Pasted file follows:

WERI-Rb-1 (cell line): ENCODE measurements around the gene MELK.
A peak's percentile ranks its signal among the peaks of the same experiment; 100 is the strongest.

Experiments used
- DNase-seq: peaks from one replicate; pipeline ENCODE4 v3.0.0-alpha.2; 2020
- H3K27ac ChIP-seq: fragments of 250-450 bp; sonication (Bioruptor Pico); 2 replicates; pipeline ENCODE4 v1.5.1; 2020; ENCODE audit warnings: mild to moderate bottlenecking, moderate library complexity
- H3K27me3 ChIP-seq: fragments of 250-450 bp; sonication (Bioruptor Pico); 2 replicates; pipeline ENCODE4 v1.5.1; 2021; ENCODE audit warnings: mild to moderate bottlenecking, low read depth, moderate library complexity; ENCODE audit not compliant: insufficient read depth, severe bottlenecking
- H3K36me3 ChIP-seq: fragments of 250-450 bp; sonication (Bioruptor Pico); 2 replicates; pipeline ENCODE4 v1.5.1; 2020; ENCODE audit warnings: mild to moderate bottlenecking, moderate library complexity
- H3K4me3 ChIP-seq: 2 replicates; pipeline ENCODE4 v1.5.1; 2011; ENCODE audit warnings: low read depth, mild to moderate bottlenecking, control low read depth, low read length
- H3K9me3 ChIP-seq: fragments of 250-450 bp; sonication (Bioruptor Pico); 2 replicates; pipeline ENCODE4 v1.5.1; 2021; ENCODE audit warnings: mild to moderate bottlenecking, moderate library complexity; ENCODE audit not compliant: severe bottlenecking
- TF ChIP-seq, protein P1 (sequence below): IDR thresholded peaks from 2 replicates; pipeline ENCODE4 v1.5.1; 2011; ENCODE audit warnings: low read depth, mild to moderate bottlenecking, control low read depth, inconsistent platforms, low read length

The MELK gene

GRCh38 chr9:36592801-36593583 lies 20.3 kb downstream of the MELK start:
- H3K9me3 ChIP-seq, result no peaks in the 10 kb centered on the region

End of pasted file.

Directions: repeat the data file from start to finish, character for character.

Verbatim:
WERI-Rb-1 (cell line): ENCODE measurements around the gene MELK.
A peak's percentile ranks its signal among the peaks of the same experiment; 100 is the strongest.

Experiments used
- DNase-seq: peaks from one replicate; pipeline ENCODE4 v3.0.0-alpha.2; 2020
- H3K27ac ChIP-seq: fragments of 250-450 bp; sonication (Bioruptor Pico); 2 replicates; pipeline ENCODE4 v1.5.1; 2020; ENCODE audit warnings: mild to moderate bottlenecking, moderate library complexity
- H3K27me3 ChIP-seq: fragments of 250-450 bp; sonication (Bioruptor Pico); 2 replicates; pipeline ENCODE4 v1.5.1; 2021; ENCODE audit warnings: mild to moderate bottlenecking, low read depth, moderate library complexity; ENCODE audit not compliant: insufficient read depth, severe bottlenecking
- H3K36me3 ChIP-seq: fragments of 250-450 bp; sonication (Bioruptor Pico); 2 replicates; pipeline ENCODE4 v1.5.1; 2020; ENCODE audit warnings: mild to moderate bottlenecking, moderate library complexity
- H3K4me3 ChIP-seq: 2 replicates; pipeline ENCODE4 v1.5.1; 2011; ENCODE audit warnings: low read depth, mild to moderate bottlenecking, control low read depth, low read length
- H3K9me3 ChIP-seq: fragments of 250-450 bp; sonication (Bioruptor Pico); 2 replicates; pipeline ENCODE4 v1.5.1; 2021; ENCODE audit warnings: mild to moderate bottlenecking, moderate library complexity; ENCODE audit not compliant: severe bottlenecking
- TF ChIP-seq, protein P1 (sequence below): IDR thresholded peaks from 2 replicates; pipeline ENCODE4 v1.5.1; 2011; ENCODE audit warnings: low read depth, mild to moderate bottlenecking, control low read depth, inconsistent platforms, low read length

The MELK gene

GRCh38 chr9:36592801-36593583 lies 20.3 kb downstream of the MELK start:
- H3K9me3 ChIP-seq, result no peaks in the 10 kb centered on the region